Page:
Verse 12 has the so-called Golden Rule. There have been other variations of this in human history, but most of them reverse the proposition. They mostly say, “Don’t do to others what you wouldn’t want them to do to you.” This is at the back of “karma” and the common contemporary phrase “what goes around comes around.” But Jesus goes further. The Golden Rule is beyond the philosopher Immanuel Kant’s categorical imperative; it is not just, “Don’t do to others what you wouldn’t want them to do to you.” It is instead actively, “Do to others what you would want them to do to you.” Once again, we find ourselves at a moral law, representative of the holy God, that undoes us. Who can really, honestly, live up to this standard? The answer of course is no one. 

And so Jesus concludes this section by urging us to “Enter through the narrow gate” (7:13-14). It is much easier to avoid this kind of teaching. It is much easier to avoid the challenges of life and death—to pretend that you will just live forever and you don’t need an answer to what will happen when you die. Most people live like that. They just go through life half asleep, not asking any of the big questions. Why? Because it is easier not to do so. It is easier just to dull the pain of all the hassle of such questions with entertainment or sensuality and just go through life like a zombie. But of course, it is ultimately and eternally foolish to act like that. Instead, we are to “enter through the narrow gate.” That is, as Jesus will teach over and over again, to enter in through him. He alone has attained these perfect standards. He alone can be our righteousness. He is the way and the truth and the life (John 14:6).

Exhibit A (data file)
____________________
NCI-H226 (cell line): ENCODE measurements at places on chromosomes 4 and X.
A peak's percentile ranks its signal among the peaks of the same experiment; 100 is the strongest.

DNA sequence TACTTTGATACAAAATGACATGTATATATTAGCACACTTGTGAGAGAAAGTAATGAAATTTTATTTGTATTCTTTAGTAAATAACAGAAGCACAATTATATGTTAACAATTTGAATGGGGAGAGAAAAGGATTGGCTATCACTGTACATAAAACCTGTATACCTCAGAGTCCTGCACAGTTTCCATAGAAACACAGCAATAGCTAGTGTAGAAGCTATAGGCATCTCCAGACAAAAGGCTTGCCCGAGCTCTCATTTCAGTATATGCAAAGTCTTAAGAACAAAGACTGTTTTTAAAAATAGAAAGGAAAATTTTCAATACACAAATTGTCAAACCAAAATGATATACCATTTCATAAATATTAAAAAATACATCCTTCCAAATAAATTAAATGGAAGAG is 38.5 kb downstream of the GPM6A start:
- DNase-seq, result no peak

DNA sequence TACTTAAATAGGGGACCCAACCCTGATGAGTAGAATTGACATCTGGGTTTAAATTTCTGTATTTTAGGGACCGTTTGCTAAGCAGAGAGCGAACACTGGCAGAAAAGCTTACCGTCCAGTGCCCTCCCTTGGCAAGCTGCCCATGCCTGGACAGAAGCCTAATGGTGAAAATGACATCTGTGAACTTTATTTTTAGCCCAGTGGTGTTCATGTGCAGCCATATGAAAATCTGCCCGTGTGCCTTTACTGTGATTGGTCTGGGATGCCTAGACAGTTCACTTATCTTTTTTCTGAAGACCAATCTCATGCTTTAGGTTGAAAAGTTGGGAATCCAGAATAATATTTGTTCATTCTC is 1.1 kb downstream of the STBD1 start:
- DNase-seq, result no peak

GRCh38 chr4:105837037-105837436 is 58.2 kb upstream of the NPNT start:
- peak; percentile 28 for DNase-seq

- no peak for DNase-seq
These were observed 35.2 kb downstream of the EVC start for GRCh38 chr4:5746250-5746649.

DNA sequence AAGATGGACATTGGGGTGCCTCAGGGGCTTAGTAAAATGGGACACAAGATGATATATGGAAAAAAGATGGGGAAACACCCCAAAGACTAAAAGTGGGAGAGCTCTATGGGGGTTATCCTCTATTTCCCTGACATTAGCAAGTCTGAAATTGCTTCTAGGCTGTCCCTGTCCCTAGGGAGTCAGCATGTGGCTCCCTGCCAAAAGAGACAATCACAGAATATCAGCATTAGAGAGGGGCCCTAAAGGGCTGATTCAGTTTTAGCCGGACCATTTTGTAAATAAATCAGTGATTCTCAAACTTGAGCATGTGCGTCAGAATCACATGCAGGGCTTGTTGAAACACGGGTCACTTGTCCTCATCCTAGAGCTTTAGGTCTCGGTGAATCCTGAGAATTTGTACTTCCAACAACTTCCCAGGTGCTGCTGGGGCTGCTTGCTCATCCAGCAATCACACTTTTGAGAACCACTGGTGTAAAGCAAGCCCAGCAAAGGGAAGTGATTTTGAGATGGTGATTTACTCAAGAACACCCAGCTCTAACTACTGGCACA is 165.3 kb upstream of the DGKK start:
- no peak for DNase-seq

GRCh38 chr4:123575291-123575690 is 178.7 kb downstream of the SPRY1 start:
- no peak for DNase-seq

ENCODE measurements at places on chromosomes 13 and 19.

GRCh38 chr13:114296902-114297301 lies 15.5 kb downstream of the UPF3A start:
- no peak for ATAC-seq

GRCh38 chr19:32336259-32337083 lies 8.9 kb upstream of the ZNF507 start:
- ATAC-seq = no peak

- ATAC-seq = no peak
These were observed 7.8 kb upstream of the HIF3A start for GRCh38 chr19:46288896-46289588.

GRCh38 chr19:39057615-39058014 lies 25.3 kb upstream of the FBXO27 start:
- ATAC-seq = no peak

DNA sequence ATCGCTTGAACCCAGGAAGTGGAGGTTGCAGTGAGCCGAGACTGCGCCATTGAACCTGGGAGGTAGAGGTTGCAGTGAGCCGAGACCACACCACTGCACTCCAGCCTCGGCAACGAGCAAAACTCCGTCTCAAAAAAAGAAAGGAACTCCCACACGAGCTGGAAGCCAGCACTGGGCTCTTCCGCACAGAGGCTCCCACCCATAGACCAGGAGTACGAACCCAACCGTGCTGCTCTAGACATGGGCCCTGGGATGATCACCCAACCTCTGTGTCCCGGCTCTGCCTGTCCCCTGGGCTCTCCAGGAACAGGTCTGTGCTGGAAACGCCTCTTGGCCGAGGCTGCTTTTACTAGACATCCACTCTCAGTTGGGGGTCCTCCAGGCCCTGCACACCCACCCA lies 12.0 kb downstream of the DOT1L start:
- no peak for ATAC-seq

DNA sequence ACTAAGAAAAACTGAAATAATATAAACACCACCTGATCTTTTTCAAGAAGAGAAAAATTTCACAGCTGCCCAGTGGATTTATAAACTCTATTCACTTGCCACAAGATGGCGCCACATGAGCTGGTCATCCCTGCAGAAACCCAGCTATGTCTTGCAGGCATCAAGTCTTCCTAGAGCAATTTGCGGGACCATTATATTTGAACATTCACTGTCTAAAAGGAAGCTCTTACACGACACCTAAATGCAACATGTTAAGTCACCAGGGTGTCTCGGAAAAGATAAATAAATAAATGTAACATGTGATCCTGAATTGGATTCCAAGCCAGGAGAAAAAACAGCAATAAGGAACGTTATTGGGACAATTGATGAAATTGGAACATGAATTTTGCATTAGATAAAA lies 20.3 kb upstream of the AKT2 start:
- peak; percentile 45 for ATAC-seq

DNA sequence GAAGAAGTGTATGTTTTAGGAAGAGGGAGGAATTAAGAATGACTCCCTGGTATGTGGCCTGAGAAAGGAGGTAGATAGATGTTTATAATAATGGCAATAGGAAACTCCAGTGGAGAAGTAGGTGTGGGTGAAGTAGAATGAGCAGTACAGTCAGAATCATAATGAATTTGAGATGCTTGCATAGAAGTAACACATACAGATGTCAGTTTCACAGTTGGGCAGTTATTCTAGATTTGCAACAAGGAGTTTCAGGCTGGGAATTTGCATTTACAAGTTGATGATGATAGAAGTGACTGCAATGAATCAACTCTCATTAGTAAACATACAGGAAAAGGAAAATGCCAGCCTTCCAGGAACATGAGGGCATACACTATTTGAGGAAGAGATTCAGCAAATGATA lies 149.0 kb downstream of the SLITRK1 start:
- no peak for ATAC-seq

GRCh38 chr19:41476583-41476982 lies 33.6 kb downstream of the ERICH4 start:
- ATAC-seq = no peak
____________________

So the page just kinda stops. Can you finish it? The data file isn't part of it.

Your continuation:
So today, then, put into practice what Jesus has taught, dependent on his power and by his grace. Turn to him again in faith that you may enter through the narrow gate. (*A good reflection on this kind of theme comes in the famous opening sections of John Bunyan’s Pilgrim’s Progress where Christian is urged to go through “yonder wicket gate.”) 


Josh Moody (Ph.D., University of Cambridge) is the senior pastor of College Church in Wheaton, IL., president and founder of God Centered Life Ministries, and author of several books including How the Bible Can Change Your Life and John 1-12 For You.